Category Archives: Thursday’s Tales

Thursday’s Tale: Brave Red, Smart Frog

by
Thursday’s Tale: Brave Red, Smart Frog Brave Red, Smart Frog by Emily Jenkins
Illustrator: Rohan Daniel Eason
Published by Candlewick Press on September 5, 2017
Source: NetGalley
Genres: Childrens, Fairy tale
Pages: 104
Format: eARC
Buy on Amazon
Add on Goodreads

Step into a wintry forest where seven iconic fairy tales unfold, retold with keen insight and touches of humor. There once was a frozen forest so cold, you could feel it through the soles of your boots. It was a strange place where some kisses broke enchantments and others began them. Many said witches lived there -- some with cold hearts, others with hot ovens and ugly appetites -- and also dwarves in tiny houses made of stones. In this icy wood, a stepmother might eat a girl's heart to restore her own beauty, while a woodcutter might become stupid with grief at the death of his donkey. Here a princess with too many dresses grows spiteful out of loneliness, while a mistreated girl who is kind to a crone finds pearls dropping from her mouth whenever she speaks. With empathy and an ear for emotion, Emily Jenkins retells seven fairy tales in contemporary language that reveals both the pathos and humor of some of our most beloved stories. Charming illustrations by Rohan Daniel Eason add whimsical details that enhance every new reading.

I truly enjoyed these lovingly retold fairy tales. Jenkins has taken some favorite, familiar tales and while not adding anything new, has made them into charming tales. We have Snow White, Hansel and Gretel, Little Red Riding Hood, the Frog Prince, and Diamonds and Toads among others. While she keeps the traditional plots and characters. she gives some extra depth, like why the Frog Prince loved the princes or how Hansel and Gretel’s father could have let them be left in the woods. She asks why the step-mother was so cruel and how Red could have been tricked by the wolf. I also love how the cold, frosty wood figures into the tales. The tales have touches of humor and amusing dialogue, especially in Three Wishes and the Frog Prince. I appreciate how the tales are connected in ways that make the book fit together well, rather than just a random collection. For example, the same huntsman who doesn’t kill Snow White does kill the wolf in Little Red Riding Hood’s story.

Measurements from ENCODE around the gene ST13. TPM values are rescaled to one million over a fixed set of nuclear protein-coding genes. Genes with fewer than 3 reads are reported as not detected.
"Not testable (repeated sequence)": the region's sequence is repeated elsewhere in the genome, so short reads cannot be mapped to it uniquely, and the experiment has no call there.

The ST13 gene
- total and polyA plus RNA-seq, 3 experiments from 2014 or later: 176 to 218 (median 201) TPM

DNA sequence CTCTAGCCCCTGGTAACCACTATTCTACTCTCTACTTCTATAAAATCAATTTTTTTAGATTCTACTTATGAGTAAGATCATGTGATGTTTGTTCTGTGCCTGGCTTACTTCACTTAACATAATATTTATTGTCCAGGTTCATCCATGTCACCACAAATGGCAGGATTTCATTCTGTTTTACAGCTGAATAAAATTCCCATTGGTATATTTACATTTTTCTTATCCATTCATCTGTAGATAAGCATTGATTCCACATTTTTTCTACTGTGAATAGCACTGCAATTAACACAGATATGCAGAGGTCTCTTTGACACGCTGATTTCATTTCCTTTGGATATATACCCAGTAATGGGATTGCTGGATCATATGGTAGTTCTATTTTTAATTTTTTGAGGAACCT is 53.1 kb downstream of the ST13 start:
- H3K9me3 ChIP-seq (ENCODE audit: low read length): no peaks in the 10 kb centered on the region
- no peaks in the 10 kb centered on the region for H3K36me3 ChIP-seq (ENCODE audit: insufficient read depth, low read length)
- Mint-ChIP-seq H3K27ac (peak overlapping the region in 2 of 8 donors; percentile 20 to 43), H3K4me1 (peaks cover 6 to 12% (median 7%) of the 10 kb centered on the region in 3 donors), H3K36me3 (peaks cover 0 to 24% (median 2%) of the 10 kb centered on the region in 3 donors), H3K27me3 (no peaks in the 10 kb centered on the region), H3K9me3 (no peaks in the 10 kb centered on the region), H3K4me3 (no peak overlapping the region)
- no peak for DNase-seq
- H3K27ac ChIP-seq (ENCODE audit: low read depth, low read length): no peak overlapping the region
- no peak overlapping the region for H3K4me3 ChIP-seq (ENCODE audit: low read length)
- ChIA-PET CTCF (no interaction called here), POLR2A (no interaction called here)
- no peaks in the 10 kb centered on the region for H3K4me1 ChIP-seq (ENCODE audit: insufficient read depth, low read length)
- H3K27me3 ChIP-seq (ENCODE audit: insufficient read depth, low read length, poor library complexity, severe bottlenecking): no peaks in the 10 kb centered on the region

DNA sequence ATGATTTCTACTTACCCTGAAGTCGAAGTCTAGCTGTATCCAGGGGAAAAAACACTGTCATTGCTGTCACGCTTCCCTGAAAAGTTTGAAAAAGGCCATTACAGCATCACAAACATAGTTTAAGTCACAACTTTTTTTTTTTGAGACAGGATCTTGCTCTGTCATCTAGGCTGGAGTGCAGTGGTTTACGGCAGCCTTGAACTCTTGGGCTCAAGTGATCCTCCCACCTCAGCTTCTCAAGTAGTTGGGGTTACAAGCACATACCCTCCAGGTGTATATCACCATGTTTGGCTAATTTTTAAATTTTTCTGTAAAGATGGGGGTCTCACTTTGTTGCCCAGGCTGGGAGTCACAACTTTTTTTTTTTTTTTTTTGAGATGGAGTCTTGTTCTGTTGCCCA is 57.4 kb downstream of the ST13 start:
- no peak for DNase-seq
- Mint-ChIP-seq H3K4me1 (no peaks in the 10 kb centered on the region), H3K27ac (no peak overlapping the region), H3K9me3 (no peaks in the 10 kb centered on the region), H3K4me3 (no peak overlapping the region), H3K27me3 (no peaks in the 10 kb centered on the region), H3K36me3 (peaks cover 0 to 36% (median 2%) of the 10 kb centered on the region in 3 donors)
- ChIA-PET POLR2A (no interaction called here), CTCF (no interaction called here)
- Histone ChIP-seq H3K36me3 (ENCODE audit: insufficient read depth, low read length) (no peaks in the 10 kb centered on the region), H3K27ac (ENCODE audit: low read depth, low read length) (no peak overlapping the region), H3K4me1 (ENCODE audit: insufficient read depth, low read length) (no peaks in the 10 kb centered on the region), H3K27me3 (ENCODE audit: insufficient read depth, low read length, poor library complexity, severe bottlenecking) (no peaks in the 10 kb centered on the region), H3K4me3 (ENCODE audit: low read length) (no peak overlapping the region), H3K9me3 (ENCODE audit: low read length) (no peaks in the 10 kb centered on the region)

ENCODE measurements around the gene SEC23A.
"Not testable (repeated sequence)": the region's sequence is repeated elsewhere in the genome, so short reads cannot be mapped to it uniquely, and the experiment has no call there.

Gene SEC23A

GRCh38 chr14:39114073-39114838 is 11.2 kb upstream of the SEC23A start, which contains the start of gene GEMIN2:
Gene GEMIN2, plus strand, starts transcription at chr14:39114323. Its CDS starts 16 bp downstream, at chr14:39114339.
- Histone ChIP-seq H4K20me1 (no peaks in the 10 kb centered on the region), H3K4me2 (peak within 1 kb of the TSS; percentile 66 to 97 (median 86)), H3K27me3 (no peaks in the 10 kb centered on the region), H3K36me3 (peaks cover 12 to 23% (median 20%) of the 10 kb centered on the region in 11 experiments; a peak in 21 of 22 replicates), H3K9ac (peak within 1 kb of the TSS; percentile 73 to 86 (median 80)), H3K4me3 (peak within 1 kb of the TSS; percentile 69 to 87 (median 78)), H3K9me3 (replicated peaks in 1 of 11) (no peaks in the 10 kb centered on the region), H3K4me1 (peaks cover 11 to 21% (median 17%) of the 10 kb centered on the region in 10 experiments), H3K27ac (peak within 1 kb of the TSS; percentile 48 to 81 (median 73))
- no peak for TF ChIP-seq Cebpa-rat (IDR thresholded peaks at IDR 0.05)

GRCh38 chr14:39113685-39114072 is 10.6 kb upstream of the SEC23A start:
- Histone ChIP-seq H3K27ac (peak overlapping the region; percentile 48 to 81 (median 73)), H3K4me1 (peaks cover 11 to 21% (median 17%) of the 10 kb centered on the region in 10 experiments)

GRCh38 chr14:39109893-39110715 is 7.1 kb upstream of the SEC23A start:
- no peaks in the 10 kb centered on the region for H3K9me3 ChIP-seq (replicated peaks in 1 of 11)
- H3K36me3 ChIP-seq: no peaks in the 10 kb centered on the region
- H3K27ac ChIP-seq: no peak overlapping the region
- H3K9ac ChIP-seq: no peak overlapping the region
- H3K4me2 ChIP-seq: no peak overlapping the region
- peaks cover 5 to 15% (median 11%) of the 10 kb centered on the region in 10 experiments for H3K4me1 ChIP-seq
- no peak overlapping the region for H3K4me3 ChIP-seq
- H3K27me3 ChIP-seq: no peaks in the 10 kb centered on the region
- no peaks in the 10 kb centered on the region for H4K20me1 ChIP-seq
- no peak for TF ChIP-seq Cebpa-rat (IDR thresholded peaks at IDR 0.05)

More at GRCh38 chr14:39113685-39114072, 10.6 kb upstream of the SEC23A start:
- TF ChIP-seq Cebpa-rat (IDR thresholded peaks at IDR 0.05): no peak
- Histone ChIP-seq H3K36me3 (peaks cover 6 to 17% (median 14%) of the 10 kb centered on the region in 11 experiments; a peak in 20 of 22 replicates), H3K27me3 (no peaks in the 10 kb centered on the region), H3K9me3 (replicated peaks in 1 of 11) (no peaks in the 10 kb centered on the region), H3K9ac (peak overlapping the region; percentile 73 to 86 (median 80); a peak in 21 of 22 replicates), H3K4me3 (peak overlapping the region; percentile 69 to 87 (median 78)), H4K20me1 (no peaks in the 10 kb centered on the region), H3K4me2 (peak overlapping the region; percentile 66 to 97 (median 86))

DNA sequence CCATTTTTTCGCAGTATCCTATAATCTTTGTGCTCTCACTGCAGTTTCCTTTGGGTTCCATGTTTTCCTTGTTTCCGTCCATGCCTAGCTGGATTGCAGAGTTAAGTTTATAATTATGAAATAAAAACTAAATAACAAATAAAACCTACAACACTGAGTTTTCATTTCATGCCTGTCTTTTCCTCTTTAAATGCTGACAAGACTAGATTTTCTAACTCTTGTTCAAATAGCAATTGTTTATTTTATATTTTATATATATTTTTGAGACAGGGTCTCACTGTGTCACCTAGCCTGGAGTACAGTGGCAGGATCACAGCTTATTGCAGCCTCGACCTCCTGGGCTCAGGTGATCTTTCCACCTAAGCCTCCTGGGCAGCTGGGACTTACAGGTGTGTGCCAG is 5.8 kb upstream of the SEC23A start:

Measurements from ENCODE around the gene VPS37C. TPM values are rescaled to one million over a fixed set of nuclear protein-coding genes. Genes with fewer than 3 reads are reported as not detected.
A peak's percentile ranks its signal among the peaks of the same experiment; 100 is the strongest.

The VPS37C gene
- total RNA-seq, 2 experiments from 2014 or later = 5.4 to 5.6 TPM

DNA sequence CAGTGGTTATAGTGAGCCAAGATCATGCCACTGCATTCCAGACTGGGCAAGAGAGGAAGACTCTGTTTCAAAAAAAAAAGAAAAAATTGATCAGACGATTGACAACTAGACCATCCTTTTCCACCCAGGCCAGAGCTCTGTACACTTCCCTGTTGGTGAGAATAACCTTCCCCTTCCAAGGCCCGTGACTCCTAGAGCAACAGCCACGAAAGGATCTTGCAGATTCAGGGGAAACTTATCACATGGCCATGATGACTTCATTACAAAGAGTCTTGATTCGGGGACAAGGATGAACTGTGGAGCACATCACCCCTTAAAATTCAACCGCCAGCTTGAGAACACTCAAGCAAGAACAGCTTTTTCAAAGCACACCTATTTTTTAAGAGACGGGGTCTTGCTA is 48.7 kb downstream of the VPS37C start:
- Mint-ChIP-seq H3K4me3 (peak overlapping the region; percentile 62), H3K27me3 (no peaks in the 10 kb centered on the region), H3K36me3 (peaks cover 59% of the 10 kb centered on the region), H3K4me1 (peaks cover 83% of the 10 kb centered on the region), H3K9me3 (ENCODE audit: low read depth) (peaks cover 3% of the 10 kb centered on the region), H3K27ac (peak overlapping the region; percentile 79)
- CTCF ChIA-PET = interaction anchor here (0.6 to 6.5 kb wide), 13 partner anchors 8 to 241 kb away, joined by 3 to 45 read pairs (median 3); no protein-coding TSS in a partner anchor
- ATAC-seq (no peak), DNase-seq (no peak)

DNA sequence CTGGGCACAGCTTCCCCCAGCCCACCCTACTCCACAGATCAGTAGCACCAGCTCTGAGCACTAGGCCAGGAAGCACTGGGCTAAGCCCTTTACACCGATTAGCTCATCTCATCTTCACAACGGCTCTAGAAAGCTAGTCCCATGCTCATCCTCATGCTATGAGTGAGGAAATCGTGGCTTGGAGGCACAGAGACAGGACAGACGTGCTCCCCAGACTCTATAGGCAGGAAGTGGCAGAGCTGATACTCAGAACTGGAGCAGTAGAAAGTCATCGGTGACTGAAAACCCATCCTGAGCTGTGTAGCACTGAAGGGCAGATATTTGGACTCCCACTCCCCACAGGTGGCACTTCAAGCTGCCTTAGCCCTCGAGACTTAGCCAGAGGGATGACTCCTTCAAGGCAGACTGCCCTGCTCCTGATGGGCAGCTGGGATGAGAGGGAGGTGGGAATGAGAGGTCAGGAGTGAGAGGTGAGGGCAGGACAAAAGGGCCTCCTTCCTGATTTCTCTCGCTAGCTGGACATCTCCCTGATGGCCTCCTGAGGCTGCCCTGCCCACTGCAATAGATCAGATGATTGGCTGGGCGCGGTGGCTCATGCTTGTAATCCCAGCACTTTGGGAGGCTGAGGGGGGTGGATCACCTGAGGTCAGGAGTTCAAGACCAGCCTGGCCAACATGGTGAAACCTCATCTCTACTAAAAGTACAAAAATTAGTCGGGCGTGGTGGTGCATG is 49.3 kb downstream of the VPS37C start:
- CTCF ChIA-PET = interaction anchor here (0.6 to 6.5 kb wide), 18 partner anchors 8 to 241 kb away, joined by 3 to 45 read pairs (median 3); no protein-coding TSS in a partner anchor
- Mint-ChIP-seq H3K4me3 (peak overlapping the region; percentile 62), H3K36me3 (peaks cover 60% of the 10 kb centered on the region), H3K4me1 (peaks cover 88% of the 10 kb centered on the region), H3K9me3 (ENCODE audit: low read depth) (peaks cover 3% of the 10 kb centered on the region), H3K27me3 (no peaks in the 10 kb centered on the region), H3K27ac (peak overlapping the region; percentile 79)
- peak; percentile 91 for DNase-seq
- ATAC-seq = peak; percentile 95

Overall, while the stories here don’t offer anything unique, they are told well and I enjoyed them. Everyone gets a happy ending, well except the dead step-mothers and witch.

Thursday’s Tales is a weekly event here at Carol’s Notebook. Fairy tales, folktales, tall tales, even re-tellings, I love them all. Feel free to join in.

Thursday’s Tale: The Bear Cubs

by

Dancing Brown Bear Cub (photo by Mark Sisson from DailyMail.com)

The book I talked about yesterday featured a seagull in the opening scene, so today I went searching for a seagull story. This tale comes from the Innu people of Canada.

When spring came, the bear woke from hibernation and came out of her den. She went for a walk to the place where most of the snow had melted so that she could eat berries. She left her children behind where they were still asleep. After she had finished eating, she went back to her den and took a nap. While she was sleeping, her children woke up and saw that their mother’s mouth was purple from eating berries.

The cubs decided to follow her footprints and try to find berries too. So they followed their mother’s footprints until they reached a patch of berries and started eating too. After they had eaten enough berries, they both went home. When they had nearly reached their den, they heard their mother making desperate cries.

It was too late. A greedy monster had killed their mother and had eaten her. This monster knew that there were cubs around because he had seen their footprints in the snow. He was very excited because he knew that baby cubs are very tasty and tender to eat. He started to run as he chased after the baby cubs.

The cubs had taken off running when they heard their mother screaming. After running for a long time, they met grandmother porcupine along the trail. They said to her, “Grandma, please let us pass. We are running away from someone who has killed our mother. Will you try to stall him while we run again?”

“Yes, I will,” replied the grandmother porcupine. “You have another grandmother who can kill this monster. You will find her. Just follow this trail,” pointing to the path ahead. And so the cubs ran again.

Shortly thereafter, the monster got to the grandmother porcupine. He said to her, “Please move out of the way grandma. I’m looking for our grandchildren. They have run away from me.”

Grandmother porcupine said, “I will not move out of the way unless you can do what they have done for me.”

The monster replied, “What did they do?”

She said, “They built me a fire and they rubbed their faces on my tail.”

The monster replied, “Oh, that’s easy. I can do that for you.” And so he built her a fire. He was very happy thinking that she would soon let him pass.

After he had finished making a fire, he rubbed his face on her tail. But while he was doing this, grandmother porcupine swung her tail very hard on his face. Quills were lodged all over his eyes and mouth.